Tricycle: How do you view the U.S. government’s military response to the events of September 11?
Jan Chozen Bays: I would have preferred a more restrained response. In an ideal world you’d send special forces into Afghanistan in the dead of night, anesthetize the core group of terrorists, put them in padded restraints, provide them with lawyers, and deposit them on the steps of the international court in the Hague. This is an imperfect world, but still I had hopes for a more “surgical” intervention. As a physician I think of terrorism as analogous to cancer. A physician’s job is to go in and surgically remove the cancer to alleviate the immediate cause of suffering.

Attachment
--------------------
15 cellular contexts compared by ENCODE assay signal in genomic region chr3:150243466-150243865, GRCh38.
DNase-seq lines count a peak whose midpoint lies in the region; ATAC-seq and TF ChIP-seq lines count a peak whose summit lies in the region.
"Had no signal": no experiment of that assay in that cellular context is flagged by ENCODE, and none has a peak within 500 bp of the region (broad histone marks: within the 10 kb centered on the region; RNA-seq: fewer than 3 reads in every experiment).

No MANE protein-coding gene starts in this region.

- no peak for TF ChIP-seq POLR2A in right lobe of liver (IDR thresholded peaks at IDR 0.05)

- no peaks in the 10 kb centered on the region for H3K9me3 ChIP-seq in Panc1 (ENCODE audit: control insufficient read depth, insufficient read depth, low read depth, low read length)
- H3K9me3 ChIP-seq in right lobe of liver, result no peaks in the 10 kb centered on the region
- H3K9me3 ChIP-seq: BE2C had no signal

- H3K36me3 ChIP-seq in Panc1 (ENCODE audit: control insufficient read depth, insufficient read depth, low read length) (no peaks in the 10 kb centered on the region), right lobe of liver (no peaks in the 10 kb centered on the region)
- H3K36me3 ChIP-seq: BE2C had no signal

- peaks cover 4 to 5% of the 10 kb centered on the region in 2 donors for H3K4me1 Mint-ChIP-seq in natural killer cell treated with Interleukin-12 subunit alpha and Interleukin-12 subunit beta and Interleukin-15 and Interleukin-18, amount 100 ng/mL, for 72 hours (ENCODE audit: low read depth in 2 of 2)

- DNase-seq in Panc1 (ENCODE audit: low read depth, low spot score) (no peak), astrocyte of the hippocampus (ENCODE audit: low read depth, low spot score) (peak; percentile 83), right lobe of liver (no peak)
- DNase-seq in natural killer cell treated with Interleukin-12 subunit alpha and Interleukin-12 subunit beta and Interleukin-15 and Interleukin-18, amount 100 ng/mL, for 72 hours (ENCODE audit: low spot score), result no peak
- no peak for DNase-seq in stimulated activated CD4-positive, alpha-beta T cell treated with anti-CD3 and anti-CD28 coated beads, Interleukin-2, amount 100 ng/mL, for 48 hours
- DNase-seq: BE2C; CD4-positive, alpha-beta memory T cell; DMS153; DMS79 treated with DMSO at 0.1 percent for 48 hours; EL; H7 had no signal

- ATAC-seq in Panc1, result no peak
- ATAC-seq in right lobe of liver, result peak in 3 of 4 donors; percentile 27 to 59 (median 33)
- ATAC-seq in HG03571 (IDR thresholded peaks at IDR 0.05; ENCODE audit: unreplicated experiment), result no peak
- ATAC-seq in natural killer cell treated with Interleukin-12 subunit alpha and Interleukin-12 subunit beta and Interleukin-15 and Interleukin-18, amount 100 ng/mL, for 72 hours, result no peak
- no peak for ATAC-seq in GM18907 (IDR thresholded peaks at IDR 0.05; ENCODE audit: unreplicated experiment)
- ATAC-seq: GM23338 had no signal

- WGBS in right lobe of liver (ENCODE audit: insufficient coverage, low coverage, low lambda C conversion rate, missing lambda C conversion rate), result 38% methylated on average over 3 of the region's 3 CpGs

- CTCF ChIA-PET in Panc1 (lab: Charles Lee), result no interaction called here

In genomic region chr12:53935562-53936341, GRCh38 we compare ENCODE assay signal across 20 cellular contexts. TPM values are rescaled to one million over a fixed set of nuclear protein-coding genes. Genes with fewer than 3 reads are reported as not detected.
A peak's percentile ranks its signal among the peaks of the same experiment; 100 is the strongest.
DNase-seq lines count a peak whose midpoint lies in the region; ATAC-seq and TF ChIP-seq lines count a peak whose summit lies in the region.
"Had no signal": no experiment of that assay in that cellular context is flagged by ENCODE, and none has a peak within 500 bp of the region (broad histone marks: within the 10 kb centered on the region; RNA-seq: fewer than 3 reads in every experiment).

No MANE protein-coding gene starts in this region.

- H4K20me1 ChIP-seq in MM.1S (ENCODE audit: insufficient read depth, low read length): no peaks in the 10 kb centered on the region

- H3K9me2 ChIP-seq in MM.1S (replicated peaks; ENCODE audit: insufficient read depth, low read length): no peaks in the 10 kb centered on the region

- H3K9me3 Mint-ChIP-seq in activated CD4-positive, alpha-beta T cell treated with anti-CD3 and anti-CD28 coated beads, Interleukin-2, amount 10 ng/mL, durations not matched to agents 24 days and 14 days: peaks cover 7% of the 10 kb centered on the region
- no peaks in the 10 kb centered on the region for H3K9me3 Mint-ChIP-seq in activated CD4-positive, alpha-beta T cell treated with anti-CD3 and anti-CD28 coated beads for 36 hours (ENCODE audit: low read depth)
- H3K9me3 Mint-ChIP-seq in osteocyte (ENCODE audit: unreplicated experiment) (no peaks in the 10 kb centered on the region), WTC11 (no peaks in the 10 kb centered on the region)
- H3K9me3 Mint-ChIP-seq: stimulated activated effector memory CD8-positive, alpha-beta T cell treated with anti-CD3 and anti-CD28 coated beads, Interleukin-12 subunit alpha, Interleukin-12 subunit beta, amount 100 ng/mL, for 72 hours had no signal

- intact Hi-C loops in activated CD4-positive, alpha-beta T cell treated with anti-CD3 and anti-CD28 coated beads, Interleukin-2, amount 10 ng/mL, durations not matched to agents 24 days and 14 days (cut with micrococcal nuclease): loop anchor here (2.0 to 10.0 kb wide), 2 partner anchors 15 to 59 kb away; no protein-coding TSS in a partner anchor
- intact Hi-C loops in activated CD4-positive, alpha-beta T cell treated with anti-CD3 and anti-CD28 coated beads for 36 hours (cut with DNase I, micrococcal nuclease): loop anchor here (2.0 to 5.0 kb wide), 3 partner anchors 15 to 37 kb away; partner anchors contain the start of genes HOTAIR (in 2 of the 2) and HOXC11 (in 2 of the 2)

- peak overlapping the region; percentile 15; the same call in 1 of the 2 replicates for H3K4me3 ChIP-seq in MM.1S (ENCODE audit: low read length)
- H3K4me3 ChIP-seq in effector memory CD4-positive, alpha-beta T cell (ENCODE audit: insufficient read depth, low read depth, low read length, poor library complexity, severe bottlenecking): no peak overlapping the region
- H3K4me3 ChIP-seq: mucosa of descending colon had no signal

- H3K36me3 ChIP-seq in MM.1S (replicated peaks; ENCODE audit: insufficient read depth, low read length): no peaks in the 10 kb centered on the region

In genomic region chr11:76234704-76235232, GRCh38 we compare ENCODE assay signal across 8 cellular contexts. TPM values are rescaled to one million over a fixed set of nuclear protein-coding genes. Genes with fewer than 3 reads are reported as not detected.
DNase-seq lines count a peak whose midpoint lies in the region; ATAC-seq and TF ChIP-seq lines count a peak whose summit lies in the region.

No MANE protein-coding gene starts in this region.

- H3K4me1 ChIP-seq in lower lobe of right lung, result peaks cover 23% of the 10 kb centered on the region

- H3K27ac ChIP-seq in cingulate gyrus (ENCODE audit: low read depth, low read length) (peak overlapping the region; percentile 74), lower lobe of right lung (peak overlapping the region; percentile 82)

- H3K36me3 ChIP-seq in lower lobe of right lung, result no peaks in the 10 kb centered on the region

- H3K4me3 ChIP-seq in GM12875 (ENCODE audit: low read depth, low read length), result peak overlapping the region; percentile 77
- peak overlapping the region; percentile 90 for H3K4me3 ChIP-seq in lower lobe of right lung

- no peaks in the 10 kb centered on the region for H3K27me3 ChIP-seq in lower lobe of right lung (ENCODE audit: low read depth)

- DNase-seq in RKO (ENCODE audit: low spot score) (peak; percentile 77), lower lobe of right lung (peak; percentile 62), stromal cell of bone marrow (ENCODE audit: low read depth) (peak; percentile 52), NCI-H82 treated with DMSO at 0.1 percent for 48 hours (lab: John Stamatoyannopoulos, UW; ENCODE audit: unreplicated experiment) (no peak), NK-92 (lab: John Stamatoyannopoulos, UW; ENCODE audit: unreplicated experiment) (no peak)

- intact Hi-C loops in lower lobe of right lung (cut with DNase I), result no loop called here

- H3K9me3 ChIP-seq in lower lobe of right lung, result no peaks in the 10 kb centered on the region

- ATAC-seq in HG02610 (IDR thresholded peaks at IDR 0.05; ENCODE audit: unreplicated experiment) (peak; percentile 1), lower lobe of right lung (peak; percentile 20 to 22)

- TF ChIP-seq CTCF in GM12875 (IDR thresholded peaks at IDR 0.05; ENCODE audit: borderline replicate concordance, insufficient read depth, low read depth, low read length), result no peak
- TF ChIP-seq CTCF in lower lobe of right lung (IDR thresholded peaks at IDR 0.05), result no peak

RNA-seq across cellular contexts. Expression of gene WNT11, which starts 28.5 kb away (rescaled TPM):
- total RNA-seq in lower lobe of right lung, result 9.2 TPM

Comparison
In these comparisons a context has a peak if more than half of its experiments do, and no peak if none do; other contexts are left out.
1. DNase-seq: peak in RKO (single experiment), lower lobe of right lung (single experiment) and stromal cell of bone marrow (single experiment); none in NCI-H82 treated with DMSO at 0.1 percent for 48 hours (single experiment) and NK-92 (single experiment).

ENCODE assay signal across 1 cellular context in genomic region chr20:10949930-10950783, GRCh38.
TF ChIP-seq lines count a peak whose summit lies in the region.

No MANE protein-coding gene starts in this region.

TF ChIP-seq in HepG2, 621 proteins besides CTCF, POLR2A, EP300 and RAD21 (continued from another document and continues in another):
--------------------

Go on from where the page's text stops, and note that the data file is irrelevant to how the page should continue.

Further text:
José Cabezón: When I’m in a more realistic mood I tend to think like Jan. But I keep going back to a purely pacifist position. Ultimately, violence is never appropriate—for ordinary people like us, anyway. And yet, what is the alternative? Do I want myself and others to be vulnerable to this type of violence? And yet the counterviolence we’re engaged in now may be too high a price to pay for our own security.
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